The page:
Record Rainfall in June

For each of you participating in our CSA who are clueless as to how and when veggies grow, there are two more of you who are former gardeners who are very well aware of just how unprecedented this cool, wet weather is for Illinois.

During a recent Garden Maiden program, I reminded first time gardeners not to judge themselves on results in the garden this season. In fact, don’t even keep track of what is going on our there, because most of it will be chalked up in the record books to a phenomenon that (hopefully) will not occur again for fifty years.

Illinois State Climatologist website reports “statewide average precipitation for June 2015 in Illinois as 9.53 inches, based on available data through June 30. That is 5.33 inches above the average June precipitation, and the wettest June on record for Illinois.” with the nearest contender back in 1902 at 8.27 inches

So, I am sharing this with you today because we are most certainly off track in our fall planting cycle since we have not been able to set foot in our fields for three weeks. Weeds are excessive, though a family rescue day over the holiday cleared several of the beds that had been invaded by crabgrass. Some tender loving care to saturated melons and eggplants seems to be helping their recovery. Carrots, our second round of turnips, our snap peas, all a total loss.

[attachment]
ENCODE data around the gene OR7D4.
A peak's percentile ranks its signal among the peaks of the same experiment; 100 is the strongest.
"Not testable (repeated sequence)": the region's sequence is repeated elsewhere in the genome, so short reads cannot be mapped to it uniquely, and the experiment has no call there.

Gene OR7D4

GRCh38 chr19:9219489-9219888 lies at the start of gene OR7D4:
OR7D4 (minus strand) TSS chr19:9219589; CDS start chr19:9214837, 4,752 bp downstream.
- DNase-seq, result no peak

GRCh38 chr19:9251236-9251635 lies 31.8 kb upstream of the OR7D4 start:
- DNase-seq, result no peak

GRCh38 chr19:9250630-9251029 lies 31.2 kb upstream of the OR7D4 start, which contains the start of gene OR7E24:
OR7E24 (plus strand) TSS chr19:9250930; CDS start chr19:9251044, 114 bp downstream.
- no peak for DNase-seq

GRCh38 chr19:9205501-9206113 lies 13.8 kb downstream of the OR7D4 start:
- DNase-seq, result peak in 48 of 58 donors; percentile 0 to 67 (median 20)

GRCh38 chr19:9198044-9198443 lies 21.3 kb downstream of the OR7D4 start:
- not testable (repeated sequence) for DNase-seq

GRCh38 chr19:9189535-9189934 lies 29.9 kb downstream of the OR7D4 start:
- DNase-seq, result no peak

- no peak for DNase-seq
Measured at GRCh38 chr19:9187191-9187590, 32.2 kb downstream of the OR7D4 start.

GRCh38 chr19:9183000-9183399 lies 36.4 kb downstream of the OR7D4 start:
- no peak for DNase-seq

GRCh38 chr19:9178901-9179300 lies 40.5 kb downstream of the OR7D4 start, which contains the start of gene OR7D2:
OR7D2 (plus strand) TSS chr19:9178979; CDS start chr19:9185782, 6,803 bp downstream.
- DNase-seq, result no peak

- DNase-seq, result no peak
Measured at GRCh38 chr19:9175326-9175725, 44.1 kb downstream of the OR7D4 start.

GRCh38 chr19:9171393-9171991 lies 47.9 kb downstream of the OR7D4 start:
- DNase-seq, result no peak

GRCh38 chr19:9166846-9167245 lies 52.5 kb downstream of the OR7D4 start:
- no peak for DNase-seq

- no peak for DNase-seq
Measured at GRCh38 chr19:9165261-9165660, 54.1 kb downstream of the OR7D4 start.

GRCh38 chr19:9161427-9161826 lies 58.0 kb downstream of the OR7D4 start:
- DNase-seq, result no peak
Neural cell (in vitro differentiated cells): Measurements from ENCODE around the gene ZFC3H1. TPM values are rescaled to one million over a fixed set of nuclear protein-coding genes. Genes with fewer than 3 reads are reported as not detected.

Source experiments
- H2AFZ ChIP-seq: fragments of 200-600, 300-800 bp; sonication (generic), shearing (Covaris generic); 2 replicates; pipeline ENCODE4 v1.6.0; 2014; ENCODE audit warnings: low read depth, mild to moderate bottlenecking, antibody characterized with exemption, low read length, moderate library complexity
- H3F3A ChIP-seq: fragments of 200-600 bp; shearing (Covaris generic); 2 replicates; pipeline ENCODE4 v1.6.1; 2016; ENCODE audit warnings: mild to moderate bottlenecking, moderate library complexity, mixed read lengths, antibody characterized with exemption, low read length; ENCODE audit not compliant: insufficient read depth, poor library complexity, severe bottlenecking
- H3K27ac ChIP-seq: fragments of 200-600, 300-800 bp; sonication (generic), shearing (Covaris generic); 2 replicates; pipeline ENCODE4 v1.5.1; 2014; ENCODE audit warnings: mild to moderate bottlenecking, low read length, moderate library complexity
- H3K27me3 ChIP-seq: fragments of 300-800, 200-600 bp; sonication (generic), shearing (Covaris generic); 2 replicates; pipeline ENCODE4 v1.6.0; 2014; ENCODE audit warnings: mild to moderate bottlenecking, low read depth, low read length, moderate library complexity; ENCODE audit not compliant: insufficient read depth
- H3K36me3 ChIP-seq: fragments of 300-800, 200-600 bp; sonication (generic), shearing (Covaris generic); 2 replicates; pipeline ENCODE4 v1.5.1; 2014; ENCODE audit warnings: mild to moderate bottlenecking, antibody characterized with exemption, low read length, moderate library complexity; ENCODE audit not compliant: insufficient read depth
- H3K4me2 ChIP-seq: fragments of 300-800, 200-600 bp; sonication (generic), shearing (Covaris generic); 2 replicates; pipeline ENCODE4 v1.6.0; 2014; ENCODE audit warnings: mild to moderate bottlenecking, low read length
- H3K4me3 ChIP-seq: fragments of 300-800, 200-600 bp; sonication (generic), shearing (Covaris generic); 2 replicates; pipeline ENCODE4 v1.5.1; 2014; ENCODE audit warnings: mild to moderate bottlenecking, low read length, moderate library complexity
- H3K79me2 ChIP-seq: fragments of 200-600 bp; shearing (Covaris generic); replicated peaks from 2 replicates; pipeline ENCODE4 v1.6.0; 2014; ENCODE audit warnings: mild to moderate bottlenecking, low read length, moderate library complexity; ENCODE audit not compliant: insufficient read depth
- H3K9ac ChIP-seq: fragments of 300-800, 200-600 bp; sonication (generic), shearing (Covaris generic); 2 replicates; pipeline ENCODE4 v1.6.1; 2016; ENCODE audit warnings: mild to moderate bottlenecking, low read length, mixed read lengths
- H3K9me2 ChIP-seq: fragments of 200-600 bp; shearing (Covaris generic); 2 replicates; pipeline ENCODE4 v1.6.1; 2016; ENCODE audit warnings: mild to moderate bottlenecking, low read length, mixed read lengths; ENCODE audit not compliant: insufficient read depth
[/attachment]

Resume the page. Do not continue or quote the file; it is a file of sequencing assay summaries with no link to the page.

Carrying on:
June floods devestated our fields for nearly three straight weeks with intermittent standing water and constanting soaked roots: shown here, Bianca Rose eggplant that is about 3' tall showing only top few inches of plants

June floods devestated our fields for nearly three straight weeks with intermittent standing water and constanting soaked roots: shown here, Bianca Rose eggplant that is about 3′ tall showing only top few inches of plants

The great news is that we have many our fields clear and can get to planting more carrots, cucumbers and peas. Planned late July planting of cauliflower, broccoli, daikon, fall lettuce, red cabbage and so much more are right on schedule for our fall shares. Potatoes are loving this cold, so expect plenty in your shares in a few week! Jury is still out on our acorn squash, butternut squash, watermelon and cantaloupe that are full season growers and do not have time to be replanted.

I’d like to personally thank each person who has helped soften the blow of this extreme weather. Not only clean up and restoring the beds, but for distracting me on rainy days and keeping our spirits high with encouragement and moving forward.

THANK YOU THANK YOU THANK YOU THANK YOU THANK YOU THANK YOU THANK YOU!!

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